Rigby Ltd

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Rigby Limited was an Australian book publisher, based in Adelaide. Their output consisted largely, but not exclusively, of Australian subjects, especially non-fiction, by Australian writers and artists.


The founder[edit]

William Charles Rigby (March 1834 – 14 July 1913)[1] was born in London. His parents had intended for him the life of a hatter, but he was attracted to bookselling, so was apprenticed to Parker & Sons of London and Oxford,[2] where George Robertson and Samuel Mullen (both became bookshop owners in Melbourne) were fellow workers.[a]

Thinking to make his fortune on the goldfields of Victoria, he purchased the 48-ton lugger Gem, previously associated with a yachting club at Ryde, Isle of Wight, and in 1853 set out for the colonies with his young wife Harriet and their son, her parents (Mr and Mrs Caple), sister Fanny Caple and a crew of seven, presumably including a navigator/captain; thirteen in all. A large crowd gathered at Southampton to witness the departure of the tiny craft. The voyage was long and hard, a total of 18 weeks, and at one point they were driven ashore, possibly on Kangaroo Island, but managed to get her free without damage. They entered Port Phillip Bay, sailed up the Yarra River without benefit of a pilot, and without following pratique, formalizing the voyage after the event. The crew disembarked and without waiting for their pay made off for Ballarat.

Rigby had intended the Gem for service on the Yarra, but found her unsuited to the purpose[3] (or was frustrated by years of litigation),[2] and eventually the little vessel was sold by auction for a fraction of her value, perhaps ending up in the South Australian coastal shipping fleet.

Rigby spent six years at the diggings without making his fortune, then moved to Adelaide, where in 1859, with five cases of stock to a total value of £229 16 7d., he opened a book shop at 53 Hindley Street, in those days the premier shopping strip. Set into the pavement in front of his shop were blue and white tiles, proclaiming "W. C. Rigby — Bookseller, Stationer, and Newsagent".[2] He had such an understanding of the literary tastes and commercial requirements of Adelaide that his business prospered and in 1875 he took the lease on vacant land at 74 King William Street,[4] and erected a new building, artistically decorated with oil paintings which were periodically refreshed.

In 1901 he was able to purchase the King William Street property freehold from the Montefiore estate for £4,000.[5] In 1909, at age 75, Rigby retired, and the business was sold to a limited liability company, registered in September 1909, retaining the name of the founder.[6]

He died at his home "St Heliers", 40 Third Avenue, East Adelaide, and his remains interred at the West Terrace Cemetery.


His wife Harriet died on 28 November 1872.[7] Their family included at least one son, W. J. Rigby (c. 1853 – 7 January 1894)[8] and three daughters: Mrs A. Ringwood, of Barnard Street, North Adelaide; Mrs Max Meth; and a Miss Rigby, of East Adelaide.[2] At least three daughters were born in Adelaide: Ada Harriet in 1863 (she died 1865), Ada in 1866 and Lilian in 1871. Lilian married Max George Meth (c. 1862 – 11 December 1947) in 1890. A son, Max W. Rigby-Meth, was an actor in England.[9]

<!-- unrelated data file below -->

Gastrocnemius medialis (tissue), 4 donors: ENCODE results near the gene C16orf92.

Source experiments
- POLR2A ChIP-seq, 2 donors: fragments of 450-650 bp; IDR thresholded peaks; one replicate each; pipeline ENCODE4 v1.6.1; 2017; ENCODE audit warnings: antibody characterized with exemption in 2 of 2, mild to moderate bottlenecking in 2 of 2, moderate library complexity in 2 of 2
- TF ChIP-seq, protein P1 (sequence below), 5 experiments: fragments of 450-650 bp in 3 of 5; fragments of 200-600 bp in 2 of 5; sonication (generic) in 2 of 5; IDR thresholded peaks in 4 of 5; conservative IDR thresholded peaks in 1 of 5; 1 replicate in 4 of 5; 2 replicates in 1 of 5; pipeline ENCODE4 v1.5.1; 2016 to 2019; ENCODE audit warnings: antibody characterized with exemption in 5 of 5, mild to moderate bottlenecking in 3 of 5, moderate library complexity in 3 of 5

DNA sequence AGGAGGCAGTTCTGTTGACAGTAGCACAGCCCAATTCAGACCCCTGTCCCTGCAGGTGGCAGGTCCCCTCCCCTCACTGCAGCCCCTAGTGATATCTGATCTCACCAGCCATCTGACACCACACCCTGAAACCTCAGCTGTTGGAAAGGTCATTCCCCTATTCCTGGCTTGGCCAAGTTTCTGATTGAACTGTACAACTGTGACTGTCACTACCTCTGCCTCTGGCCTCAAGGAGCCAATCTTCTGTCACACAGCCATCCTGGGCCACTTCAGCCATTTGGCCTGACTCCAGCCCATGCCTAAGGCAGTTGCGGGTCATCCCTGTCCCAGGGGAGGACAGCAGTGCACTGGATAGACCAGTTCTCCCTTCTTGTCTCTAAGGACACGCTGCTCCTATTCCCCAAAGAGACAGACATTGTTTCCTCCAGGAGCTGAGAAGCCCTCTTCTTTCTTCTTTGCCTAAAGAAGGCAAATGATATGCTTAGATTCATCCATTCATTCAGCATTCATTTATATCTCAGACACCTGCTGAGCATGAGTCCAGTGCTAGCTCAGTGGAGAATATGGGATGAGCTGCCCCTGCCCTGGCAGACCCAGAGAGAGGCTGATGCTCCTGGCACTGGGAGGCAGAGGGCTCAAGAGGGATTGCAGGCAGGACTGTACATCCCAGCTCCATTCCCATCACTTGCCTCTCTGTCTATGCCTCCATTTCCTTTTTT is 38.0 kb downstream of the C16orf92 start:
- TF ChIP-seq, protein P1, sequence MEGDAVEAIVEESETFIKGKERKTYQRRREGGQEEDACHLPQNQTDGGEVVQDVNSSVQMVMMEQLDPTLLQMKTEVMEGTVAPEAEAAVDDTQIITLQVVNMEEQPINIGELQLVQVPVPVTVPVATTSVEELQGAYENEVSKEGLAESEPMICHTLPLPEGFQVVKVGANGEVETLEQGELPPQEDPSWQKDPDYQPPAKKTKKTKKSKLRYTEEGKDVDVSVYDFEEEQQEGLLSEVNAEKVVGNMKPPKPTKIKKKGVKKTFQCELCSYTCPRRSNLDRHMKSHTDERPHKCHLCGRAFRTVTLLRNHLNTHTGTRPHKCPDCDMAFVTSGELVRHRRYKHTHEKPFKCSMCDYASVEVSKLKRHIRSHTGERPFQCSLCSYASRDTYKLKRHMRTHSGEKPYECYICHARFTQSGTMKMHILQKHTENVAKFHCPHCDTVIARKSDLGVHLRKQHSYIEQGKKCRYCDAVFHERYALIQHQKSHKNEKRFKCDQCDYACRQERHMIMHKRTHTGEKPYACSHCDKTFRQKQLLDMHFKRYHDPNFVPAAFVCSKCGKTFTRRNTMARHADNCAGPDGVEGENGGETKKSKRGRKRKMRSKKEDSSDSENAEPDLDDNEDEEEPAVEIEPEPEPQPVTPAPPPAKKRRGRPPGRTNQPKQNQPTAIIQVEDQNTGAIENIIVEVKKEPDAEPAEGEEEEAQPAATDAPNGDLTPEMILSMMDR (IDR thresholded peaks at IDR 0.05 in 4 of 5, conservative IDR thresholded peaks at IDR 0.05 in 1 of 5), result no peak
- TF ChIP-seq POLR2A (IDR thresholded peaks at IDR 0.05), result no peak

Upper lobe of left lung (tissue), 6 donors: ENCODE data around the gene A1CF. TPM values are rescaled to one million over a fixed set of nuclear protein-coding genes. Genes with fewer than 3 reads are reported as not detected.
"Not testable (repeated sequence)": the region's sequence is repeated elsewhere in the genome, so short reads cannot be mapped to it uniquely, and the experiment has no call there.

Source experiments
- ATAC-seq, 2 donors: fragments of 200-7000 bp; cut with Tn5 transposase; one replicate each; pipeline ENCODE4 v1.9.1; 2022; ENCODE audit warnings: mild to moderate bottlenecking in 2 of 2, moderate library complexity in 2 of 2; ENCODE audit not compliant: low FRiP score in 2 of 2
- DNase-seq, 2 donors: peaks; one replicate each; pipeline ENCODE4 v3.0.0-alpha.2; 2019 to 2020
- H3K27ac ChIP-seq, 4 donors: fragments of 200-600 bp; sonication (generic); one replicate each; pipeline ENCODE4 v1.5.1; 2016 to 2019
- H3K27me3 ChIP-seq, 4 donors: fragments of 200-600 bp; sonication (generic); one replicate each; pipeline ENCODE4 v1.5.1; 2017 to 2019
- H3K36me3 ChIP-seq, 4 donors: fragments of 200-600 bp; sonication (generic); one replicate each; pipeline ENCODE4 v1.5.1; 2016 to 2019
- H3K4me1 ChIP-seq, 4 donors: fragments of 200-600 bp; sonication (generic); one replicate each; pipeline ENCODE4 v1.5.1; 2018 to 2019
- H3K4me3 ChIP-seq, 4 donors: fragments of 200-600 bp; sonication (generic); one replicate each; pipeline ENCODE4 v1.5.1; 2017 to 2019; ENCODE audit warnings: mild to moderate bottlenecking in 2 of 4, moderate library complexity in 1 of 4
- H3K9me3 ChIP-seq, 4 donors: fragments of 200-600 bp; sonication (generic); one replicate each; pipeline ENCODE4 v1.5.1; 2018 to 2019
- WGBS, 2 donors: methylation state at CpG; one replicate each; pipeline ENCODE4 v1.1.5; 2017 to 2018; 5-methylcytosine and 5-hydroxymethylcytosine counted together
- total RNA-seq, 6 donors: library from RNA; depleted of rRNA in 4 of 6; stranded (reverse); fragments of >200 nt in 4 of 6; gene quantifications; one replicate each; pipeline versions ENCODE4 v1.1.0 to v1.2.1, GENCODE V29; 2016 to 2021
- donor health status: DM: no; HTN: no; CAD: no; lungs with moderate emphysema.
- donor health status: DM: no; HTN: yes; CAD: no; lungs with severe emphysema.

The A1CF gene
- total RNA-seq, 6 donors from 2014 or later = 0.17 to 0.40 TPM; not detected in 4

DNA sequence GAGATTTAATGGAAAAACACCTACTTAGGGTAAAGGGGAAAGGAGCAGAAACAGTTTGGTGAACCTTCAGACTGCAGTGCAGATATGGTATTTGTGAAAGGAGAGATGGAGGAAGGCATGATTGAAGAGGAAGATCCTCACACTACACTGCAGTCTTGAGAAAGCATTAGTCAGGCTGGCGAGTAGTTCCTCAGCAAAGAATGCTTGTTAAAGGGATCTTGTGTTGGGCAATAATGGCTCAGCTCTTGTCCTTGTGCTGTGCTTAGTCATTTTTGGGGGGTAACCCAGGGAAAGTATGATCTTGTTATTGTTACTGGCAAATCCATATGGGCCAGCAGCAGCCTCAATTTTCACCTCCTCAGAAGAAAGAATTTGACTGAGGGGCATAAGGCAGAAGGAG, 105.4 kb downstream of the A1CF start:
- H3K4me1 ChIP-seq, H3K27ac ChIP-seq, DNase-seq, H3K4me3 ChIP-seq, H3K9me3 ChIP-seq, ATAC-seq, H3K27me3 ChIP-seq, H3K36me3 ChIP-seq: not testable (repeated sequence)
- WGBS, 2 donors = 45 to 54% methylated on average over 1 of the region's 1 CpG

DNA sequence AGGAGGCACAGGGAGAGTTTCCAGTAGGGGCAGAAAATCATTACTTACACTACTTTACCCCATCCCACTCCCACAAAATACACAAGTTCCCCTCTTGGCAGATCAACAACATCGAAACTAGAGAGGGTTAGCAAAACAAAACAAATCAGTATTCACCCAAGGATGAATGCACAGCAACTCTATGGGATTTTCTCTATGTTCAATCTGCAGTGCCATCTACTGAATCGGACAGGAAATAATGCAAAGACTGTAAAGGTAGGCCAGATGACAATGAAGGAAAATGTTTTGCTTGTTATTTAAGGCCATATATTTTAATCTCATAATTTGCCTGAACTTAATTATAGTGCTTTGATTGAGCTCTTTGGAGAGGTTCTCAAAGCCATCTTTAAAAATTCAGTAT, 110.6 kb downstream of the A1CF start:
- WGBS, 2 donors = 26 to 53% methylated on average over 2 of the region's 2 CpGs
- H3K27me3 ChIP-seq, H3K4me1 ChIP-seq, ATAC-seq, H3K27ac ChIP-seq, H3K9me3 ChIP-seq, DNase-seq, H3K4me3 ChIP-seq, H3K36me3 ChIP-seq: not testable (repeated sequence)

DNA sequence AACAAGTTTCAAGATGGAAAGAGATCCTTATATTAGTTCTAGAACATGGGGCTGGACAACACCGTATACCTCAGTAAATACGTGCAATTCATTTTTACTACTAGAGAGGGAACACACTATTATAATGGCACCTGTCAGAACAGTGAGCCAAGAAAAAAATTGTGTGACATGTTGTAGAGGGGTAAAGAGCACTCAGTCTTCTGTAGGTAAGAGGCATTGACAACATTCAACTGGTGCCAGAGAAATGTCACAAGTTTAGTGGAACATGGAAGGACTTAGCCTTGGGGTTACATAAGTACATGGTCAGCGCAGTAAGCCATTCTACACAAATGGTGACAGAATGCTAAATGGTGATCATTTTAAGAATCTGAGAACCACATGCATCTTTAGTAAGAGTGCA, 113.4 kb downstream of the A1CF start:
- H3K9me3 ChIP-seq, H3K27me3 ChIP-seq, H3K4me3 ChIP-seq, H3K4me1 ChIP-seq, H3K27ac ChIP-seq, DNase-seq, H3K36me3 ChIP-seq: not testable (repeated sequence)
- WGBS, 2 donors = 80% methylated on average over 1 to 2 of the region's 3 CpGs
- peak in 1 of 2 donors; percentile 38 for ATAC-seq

Rigby Ltd[edit]

King Wm / Grenfell streets in 1911

J. M. Bath joined the firm in September 1912, and the proprietors decided to realise its value, and sell the lease, while selling the business to George Fraser, of Sands & McDougall, with an eye to amalgamating the two companies. As a result of the Great War of 1914–18 nothing eventuated and on 1 May 1917 Fraser sold his shares to Bath, who negotiated a 30-year lease of the King William Street property, then in 1924 sold the building and lease to Army and Navy Stores, Ltd. In the meantime Bath secured the lease on Sandford's warehouse behind the shop, on Imperial Place, from which premises business continued to expand.[10]

In 1932 he purchased Herbert Small's Electrolux shop adjoining at 16 Grenfell Street,[11] and the Rundle Street branch of Cole's Book Arcade.[b]

Bath died in 1946 and V. M. Branson took over as managing director. The company began publishing textbooks for South Australian schools, followed by books of general interest by and for Australians. Branches were opened in Melbourne, Sydney and Brisbane in the 1950s, with an up-to-date distribution centre in James Place, Adelaide. A Perth office opened in 1962.

In 1965 Horwitz and Rigby merged to become Australia’s largest publisher.[12][13]

In January 1967 Michael Page joined the company as its Publishing Manager. In 1973 the company changed owners and Branson left. During his reign the number of employees increased from 44 to over 200 and, towards the end, hundreds of new titles were published every year.[14]

In 1977 the Paul Hamlyn Group, through its Octopus Books subsidiary, purchased 10.48 per cent of Rigby's capital from an Adelaide investor, and a takeover bid by that company, which entailed buying out the major shareholder,[who?] was opposed by the Australian Independent Publishers Association.[15]

By 1977 Rigby had become Australia's largest book publisher.[14]

In 1978-79 Hamlyn Group RCI (James Hardie Ltd) took over Rigby.[13][16][17] By 1984 all Rigby staff had been dismissed. It survived "for a while" as a subdivision of Reed Elsevier.[18]


John Morley Bath (c. 1880 – 3 June 1946) became company secretary around 1917 and managing director from c. 1934.[19]

Vernon Mostyn Branson (1908 – 21 June 1992) was manager from 1946, managing director from 1950[20] to 1973. He was author of

  • V. M. Branson (1966) The Art of Ivor Hele
  • V. M. Branson (1976) The Rigby Saga
  • V. M. Branson (1981) The Golden Years of Apex 1956–1981 ISBN 9780909854102
  • V. M. Branson, W. B. C. Rutt (1982) Lead with a Watchful Eye: The Silver Jubilee of Guide Dogs in Australia ISBN 9780867700244
  • V. M. Branson (1983) Kooyonga 1923–1983, the Story of a Golf Club ISBN 9780959115208
  • Trevor Goulding, V. M. Branson (1988) Landmarks of Adelaide, A Sketchbook ISBN 9780867700558
  • Douglas Luck, V. M. Branson (1979) Sketches of Murray Bridge ISBN 9780959465204